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I need to implement a DB of tracking numbers. The tracking numbers table could potentially contain billions of records during its lifetime so an archive database should be implemented to improve future performance and maintenance costs.

I'm thinking of prepending the year in the tracking number, say 2019-XXX for all tracking numbers in the year 2019, then 2020-XXX for the year 2020 and so on.

The tracking numbers are then stored on their respective year table e.g., TrackingNumbers_2019, TrackingNumbers_2020, and so on.

Every new year, the previous year's table will be dropped from the "active" DB then moved to an "archive" DB. The archive DB will be rarely queried. It will be on a lower-end machine with read-only mode. It will contain all previous years data.

Now in case somebody wants to search for a specific tracking number, the application will determine which DB/table it's going to look on based from the year prefix. E.g., If the current year is 2019, then a search for 2019-XXX will lookup the active DB, but a search for 2018-XXX will lookup the archive db.

Do you think this design is sound or is there a better way?

  • What makes you think that billions of records may be a problem? There are many databases out there with billions of records in tables that do not have any problems. Splitting things up will likely make your life more difficult in the end. – Dave Dec 8 '19 at 19:00
  • @Dave At some point in the future I might hit storage limits if I don't archive to separate machine. E.g., RDS has 16TB max storage. – IMB Dec 8 '19 at 19:23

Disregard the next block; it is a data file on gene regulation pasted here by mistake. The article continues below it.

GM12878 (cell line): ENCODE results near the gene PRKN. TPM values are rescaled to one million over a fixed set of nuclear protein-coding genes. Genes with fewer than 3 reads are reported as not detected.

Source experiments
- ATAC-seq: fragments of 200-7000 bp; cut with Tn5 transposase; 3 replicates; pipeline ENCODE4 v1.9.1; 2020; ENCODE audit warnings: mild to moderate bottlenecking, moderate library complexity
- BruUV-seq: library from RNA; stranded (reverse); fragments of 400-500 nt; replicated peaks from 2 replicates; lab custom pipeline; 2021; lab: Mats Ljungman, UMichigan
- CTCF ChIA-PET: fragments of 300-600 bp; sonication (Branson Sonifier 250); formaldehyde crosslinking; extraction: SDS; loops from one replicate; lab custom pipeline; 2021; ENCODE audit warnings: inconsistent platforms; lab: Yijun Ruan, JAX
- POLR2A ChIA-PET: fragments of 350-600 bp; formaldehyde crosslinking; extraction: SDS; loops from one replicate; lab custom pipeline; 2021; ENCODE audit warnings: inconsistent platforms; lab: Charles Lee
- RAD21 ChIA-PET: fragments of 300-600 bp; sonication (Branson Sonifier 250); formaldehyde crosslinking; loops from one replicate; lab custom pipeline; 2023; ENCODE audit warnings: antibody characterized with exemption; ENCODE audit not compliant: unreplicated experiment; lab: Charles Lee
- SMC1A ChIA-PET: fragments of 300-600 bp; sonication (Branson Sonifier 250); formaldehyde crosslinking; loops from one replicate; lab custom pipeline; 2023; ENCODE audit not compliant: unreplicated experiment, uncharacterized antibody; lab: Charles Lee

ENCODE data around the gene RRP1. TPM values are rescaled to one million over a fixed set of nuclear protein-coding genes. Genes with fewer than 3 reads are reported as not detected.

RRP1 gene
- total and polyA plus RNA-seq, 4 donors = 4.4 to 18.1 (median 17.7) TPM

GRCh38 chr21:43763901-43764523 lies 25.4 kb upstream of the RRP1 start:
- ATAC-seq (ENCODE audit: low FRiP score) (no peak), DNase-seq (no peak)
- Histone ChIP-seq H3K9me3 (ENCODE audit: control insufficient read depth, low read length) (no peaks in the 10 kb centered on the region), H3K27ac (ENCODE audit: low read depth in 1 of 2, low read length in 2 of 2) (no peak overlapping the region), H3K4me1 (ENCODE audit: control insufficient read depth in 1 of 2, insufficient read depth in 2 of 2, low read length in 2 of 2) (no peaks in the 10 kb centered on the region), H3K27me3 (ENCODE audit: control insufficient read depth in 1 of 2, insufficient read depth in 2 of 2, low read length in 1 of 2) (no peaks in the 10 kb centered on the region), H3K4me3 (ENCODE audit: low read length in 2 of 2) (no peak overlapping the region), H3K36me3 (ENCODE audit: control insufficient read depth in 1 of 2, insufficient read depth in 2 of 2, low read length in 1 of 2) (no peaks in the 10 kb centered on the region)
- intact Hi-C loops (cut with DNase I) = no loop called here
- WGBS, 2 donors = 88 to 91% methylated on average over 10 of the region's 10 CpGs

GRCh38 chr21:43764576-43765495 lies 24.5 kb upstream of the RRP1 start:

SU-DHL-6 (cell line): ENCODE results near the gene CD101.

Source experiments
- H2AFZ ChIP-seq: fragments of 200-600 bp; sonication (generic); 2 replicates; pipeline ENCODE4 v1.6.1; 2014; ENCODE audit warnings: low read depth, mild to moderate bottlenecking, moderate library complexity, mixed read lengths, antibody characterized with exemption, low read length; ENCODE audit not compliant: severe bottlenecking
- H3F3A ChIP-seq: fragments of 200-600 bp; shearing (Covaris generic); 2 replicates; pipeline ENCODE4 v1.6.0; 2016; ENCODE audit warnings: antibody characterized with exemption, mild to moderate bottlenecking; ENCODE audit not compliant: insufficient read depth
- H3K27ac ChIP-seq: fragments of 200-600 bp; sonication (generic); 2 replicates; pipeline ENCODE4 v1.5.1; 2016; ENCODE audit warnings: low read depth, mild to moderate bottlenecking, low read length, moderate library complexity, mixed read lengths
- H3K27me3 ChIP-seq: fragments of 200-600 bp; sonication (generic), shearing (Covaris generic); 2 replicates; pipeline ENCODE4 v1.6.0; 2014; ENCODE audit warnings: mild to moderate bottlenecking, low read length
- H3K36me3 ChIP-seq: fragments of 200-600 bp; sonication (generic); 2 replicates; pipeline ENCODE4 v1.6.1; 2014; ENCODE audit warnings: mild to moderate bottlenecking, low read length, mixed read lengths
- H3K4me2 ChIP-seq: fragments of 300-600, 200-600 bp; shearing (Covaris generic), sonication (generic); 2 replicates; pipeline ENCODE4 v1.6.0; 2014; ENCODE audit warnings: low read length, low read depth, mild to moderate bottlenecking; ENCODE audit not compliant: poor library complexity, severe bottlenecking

• I would worry about getting to that maximum in the future. It isn't likely you're going to hit it anytime soon based on the limited information you've provided. Even then, if you start getting close to some maximum, that would be the time to start archiving IMO. – Dave Dec 9 '19 at 12:09
  • @Dave I appreciate the advice but the question's assumption is that it will hit the limit so I hope we can stick to that. The goal is to design an archive-ready database/application with almost no need for refactoring when the time comes. – IMB Dec 9 '19 at 12:49
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I wouldn't normally prefix the tracking number with a year, instead I would have a separate field with a date in it. This way you can use BIGINT and the indexing would go a little faster than using something like VARCHAR. If having the year in it is better for human reading, then the application can always display those two numbers together. BIGINT can store more than 9 quintillion values, assuming you only use positive numbers. This could mean that depending on your equipment and performance, you might not need to archive but every few years, instead of every year.

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  • Thanks. Does your suggestion assumes the archived data will still be stored on a separate DB (separated every 2 years)? If so, if someone queries for an archived tracking number, without the prefix, the query will have to go through each of the archived DBs right? – IMB Dec 9 '19 at 13:34
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    I was running the assumption that there would be a new DB for each archiving event, so yes, a query might have to be run against several DBs to look for a specific one. I haven't come across any data so far in my career where the requester didn't have any idea what year or two something would have happened, so if that happens then they might be running the same query a few times against multiple databases on the archive server – John Herbert Dec 9 '19 at 14:51
  • Alright. Basically, other than the prefix, you don't see any issue at all with this approach? – IMB Dec 9 '19 at 16:03
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    Yeah I think your approach overall would work. Another thing to think about is that if the archive server is read only, have a system in place to modify it anyway. You never know when something needs to change and you just archived a record – John Herbert Dec 9 '19 at 20:48
  • Got it, thanks. – IMB Dec 10 '19 at 5:15

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